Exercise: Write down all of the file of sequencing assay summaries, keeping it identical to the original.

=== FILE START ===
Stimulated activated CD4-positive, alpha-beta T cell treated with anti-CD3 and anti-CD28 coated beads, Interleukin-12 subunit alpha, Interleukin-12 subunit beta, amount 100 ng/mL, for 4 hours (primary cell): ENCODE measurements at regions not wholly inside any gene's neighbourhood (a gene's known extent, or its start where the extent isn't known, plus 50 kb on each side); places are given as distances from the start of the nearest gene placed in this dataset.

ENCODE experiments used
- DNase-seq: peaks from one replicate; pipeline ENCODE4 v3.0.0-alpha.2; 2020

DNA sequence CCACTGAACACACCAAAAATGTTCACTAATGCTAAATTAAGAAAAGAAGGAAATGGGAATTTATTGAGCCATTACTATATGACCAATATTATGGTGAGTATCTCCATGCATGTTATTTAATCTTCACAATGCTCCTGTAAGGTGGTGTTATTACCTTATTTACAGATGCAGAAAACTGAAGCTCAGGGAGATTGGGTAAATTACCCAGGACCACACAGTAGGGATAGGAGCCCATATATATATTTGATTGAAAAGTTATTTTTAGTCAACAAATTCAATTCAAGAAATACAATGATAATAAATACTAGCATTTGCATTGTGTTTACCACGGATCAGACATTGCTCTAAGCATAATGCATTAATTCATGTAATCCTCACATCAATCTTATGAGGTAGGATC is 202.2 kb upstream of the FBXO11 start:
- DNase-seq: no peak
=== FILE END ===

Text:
Stimulated activated CD4-positive, alpha-beta T cell treated with anti-CD3 and anti-CD28 coated beads, Interleukin-12 subunit alpha, Interleukin-12 subunit beta, amount 100 ng/mL, for 4 hours (primary cell): ENCODE measurements at regions not wholly inside any gene's neighbourhood (a gene's known extent, or its start where the extent isn't known, plus 50 kb on each side); places are given as distances from the start of the nearest gene placed in this dataset.

ENCODE experiments used
- DNase-seq: peaks from one replicate; pipeline ENCODE4 v3.0.0-alpha.2; 2020

DNA sequence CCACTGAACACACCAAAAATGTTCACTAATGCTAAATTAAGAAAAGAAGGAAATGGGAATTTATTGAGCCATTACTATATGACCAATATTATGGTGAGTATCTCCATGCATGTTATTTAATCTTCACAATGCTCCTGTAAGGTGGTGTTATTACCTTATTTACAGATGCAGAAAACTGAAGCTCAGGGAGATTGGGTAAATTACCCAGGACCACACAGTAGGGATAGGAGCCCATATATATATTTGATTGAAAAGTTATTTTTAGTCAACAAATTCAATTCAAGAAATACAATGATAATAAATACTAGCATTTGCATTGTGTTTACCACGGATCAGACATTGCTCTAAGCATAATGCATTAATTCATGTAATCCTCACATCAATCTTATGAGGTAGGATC is 202.2 kb upstream of the FBXO11 start:
- DNase-seq: no peak